“I love working with our students at De Anza College,” said Bryant. “I’m inspired by our students and their desire to learn and get ahead in life.”

Bryant served in the U.S. Air Force Reserves for more than 30 years and retired as a Chief Master Sergeant. He earned his associate’s degree in Aircraft Systems Maintenance Technology at the Community College of the Air Force. He also earned a bachelor’s degree in Emergency and Disaster Management from American Military University and a master’s in education from Eastern New Mexico University. Bryant has worked as an automotive technician for 30 years and been at De Anza for 15. He said he is honored to receive the Excellence Award. 

“I am inspired and grateful to work in an environment that places such a high value on equity, social justice and civic engagement,” he added.

Bryant currently teaches the chassis and air conditioning classes. He is the vice president of the college Academic Senate. He also serves as vice president and director of workforce development for Green Transportation Workforce Development, and is a board member for the Silicon Valley Clean Cities Organization. He owns Bryant Auto Electric in Santa Clara.

“My personal message to students is, ‘You are good enough, you are smart enough, you can do it and I will help you,” Bryant said. 

In his free time, Bryant enjoys mountain biking, golfing and spending time with his children and grandchildren. He credits his wife, Selina, for his success and accomplishments. 

jackie reza“Work together, work together! Help your colleagues,” Jackie Reza urged the faculty members in her fall workshop, “Teaching and Learning Seminar: Enhancing Learning Via Emotional Intelligence in the Classroom.”

Whether teaching students or faculty, Reza encourages collaboration. In her 30 years at De Anza, she has counseled countless students, facilitated scores of workshops and taught courses in Women’s Studies and Human Development. She is the faculty director of the Office of Professional and Organizational Development and a member of Academic Senate, DARE and the Equity Action Committee (EAC).

“Meeting students where they are makes the magic of learning happen,” Reza said. “Receiving this award is recognition of my philosophy of education, and encourages me to continue making the magic happen.”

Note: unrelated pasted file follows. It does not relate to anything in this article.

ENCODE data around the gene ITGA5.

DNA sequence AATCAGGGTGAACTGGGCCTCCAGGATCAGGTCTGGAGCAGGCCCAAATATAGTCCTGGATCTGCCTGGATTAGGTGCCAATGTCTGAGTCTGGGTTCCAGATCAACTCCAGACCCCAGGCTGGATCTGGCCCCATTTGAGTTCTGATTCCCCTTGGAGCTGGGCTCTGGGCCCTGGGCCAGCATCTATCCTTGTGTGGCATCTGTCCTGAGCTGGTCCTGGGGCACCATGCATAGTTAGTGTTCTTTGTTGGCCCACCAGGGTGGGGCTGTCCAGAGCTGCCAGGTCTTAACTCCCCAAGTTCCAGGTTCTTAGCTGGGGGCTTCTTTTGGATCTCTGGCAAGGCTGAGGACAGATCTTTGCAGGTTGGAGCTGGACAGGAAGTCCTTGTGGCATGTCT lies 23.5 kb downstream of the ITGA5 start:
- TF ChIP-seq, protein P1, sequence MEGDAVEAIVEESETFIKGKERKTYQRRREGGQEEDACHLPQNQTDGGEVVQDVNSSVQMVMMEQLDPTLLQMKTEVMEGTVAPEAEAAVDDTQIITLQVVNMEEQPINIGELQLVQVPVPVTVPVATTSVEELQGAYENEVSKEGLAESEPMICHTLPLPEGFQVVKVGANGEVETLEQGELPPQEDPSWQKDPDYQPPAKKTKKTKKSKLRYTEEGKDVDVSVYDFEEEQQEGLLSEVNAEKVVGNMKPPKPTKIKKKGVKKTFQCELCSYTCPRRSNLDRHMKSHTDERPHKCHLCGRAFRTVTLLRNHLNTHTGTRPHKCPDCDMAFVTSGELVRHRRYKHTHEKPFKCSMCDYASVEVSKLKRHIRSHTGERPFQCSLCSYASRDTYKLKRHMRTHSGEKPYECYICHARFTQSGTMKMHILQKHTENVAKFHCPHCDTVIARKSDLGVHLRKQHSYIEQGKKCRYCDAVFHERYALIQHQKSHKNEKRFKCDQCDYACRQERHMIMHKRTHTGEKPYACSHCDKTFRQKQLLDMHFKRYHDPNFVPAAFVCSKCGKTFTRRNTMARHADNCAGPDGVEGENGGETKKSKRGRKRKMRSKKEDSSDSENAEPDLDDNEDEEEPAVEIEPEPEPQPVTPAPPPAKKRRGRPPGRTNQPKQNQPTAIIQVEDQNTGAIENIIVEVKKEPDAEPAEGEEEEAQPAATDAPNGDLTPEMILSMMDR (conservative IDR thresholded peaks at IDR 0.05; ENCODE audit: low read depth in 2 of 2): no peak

A San Francisco native, Reza earned a B.S. in zoology at Ahmadu Bello University in Nigeria before completing a B.A. in La Raza studies at San Francisco State. She also earned a master’s degree in rehabilitation counseling and established a small private practice as a licensed Marriage and Family Therapist. After 10 years as a counselor, Reza earned her doctorate in International and Multicultural Education from the University of San Francisco.

“As a lifelong learner of teaching, two questions have informed my practice over time,” said Reza. “How do I [help faculty] go from good to great, and how do I teach from a socially just, equitable and inclusive perspective, regardless of content?”

Reza teaches part-time in the program where she received her doctorate. She has served on many boards throughout the Bay Area and the state, all committed to social justice and equity. She has published several articles on Latina leadership in higher education and received multiple awards for her work. She also wrote a book, “Anti-Biased Curriculum for the Heart,” for the Roma Project in Hungary and Bulgaria. The book has been translated into 22 Eastern European languages.

Reza spends her free time with her children, and also enjoys gardening and reading. 

Bob StockwellBob Stockwell has been teaching political science at De Anza for 11 years and continues to be impressed by the passion and dedication of his students. 

“I can say without hyperbole, that our students are simply the best,” Stockwell said. “They are a delight to work with – smart, creative, and committed. They inspire me every day to be the best teacher and mentor I can be.”

Stockwell holds political science degrees from UC San Diego, The New School for Social Research and UC Irvine. This quarter, he’s teaching American Government and Politics. He is also the Faculty Association PAC internship supervisor and executive council representative. Stockwell has participated in many committees on campus, including the Instructional Planning and Budget Team (IPBT), College Planning Committee (CPC) and Professional Relations Committee. He was chair of the Political Science Department from 2011-2013.